In other words, the right design greatly extended the number of generations.
Kinematic replication is well-known at the level of molecules—but it has never been observed before at the scale of whole cells or organisms.
“We’ve discovered that there is this previously unknown space within organisms, or living systems, and it’s a vast space,” says Bongard, a professor in UVM’s College of Engineering and Mathematical Sciences.
“How do we then go about exploring that space? We found Xenobots that walk. We found Xenobots that swim. And now, in this study, we’ve found Xenobots that kinematically replicate. What else is out there?”
Or, as the scientists write in the Proceedings of the National Academy of Sciences study: “life harbors surprising behaviors just below the surface, waiting to be uncovered.”
Responding to Risk
Some people may find this exhilarating. Others may react with concern, or even terror, to the notion of a self-replicating biotechnology. For the team of scientists, the goal is deeper understanding.
“We are working to understand this property: replication. The world and technologies are rapidly changing. It’s important, for society as a whole, that we study and understand how this works,” says Bongard.
These millimeter-sized living machines, entirely contained in a laboratory, easily extinguished, and vetted by federal, state and institutional ethics experts, “are not what keep me awake at night. What presents risk is the next pandemic; accelerating ecosystem damage from pollution; intensifying threats from climate change,” says UVM’s Bongard.
“This is an ideal system in which to study self-replicating systems. We have a moral imperative to understand the conditions under which we can control it, direct it, douse it, exaggerate it.”
Bongard points to the COVID epidemic and the hunt for a vaccine. “The speed at which we can produce solutions matters deeply. If we can develop technologies, learning from Xenobots, where we can quickly tell the AI,: ‘We need a biological tool that does X and Y and suppresses Z,’ —that could be very beneficial. Today, that takes an exceedingly long time.”
The team aims to accelerate how quickly people can go from identifying a problem to generating solutions—”like deploying living machines to pull microplastics out of waterways or build new medicines,” Bongard says.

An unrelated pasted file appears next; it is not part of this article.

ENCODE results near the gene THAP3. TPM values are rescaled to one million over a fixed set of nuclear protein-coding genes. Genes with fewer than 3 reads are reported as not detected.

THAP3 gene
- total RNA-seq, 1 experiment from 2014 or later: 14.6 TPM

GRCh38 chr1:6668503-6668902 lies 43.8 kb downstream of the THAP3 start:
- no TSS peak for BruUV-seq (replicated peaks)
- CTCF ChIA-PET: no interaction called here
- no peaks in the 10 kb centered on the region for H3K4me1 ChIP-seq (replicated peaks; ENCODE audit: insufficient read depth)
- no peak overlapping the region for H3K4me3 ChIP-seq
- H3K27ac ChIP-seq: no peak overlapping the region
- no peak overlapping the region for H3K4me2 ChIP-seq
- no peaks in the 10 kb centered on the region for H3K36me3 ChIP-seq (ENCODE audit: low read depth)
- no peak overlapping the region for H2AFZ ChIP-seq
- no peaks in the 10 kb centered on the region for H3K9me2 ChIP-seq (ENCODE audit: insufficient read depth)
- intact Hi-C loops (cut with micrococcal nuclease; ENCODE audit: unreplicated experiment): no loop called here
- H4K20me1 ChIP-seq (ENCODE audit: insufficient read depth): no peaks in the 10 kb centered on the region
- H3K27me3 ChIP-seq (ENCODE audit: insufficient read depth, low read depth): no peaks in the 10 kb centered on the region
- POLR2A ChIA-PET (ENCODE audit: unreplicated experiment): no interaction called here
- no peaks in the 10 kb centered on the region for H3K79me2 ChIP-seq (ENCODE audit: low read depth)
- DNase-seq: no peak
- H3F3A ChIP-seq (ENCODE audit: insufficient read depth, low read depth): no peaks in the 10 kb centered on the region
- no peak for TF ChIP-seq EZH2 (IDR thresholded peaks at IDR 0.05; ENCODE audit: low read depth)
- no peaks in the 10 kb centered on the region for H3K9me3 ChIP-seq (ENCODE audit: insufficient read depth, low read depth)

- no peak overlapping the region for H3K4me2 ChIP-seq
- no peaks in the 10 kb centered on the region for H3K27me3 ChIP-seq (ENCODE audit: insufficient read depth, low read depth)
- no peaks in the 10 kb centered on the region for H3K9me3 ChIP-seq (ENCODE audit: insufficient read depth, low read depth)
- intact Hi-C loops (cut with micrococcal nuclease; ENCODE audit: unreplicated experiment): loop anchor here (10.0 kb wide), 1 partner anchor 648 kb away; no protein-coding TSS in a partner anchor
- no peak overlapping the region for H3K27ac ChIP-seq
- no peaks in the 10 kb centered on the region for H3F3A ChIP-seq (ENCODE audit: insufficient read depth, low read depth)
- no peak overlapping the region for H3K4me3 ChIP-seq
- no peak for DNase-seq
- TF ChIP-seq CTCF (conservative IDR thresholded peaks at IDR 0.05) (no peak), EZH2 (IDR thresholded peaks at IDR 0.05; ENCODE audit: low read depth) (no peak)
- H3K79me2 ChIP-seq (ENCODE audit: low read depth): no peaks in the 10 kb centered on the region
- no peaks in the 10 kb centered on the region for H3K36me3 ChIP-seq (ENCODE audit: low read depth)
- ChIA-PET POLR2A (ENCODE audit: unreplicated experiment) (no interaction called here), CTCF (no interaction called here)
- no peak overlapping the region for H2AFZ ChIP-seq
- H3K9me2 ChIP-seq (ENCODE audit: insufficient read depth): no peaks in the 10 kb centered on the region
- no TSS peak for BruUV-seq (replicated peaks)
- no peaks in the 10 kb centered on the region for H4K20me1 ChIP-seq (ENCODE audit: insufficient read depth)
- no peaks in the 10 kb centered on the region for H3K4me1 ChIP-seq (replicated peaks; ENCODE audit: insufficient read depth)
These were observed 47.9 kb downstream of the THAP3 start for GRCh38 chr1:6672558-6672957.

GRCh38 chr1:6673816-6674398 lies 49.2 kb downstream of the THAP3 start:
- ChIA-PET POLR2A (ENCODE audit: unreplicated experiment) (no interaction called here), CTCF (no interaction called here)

“We need to create technological solutions that grow at the same rate as the challenges we face,” Bongard says.
And the team sees promise in the research for advancements toward regenerative medicine.
“If we knew how to tell collections of cells to do what we wanted them to do, ultimately, that’s regenerative medicine—that’s the solution to traumatic injury, birth defects, cancer, and aging,” says Levin.
“All of these different problems are here because we don’t know how to predict and control what groups of cells are going to build. Xenobots are a new platform for teaching us.”
About this robotics research news
Original Research: Open access.
“Kinematic self-replication in reconfigurable organisms” by
Sam Kriegman, Douglas Blackiston, Michael Levin, and Josh Bongard. PNAS
Kinematic self-replication in reconfigurable organisms
All living systems perpetuate themselves via growth in or on the body, followed by splitting, budding, or birth.
We find that synthetic multicellular assemblies can also replicate kinematically by moving and compressing dissociated cells in their environment into functional self-copies.
This form of perpetuation, previously unseen in any organism, arises spontaneously over days rather than evolving over millennia. We also show how artificial intelligence methods can design assemblies that postpone loss of replicative ability and perform useful work as a side effect of replication.
This suggests other unique and useful phenotypes can be rapidly reached from wild-type organisms without selection or genetic engineering, thereby broadening our understanding of the conditions under which replication arises, phenotypic plasticity, and how useful replicative machines may be realized.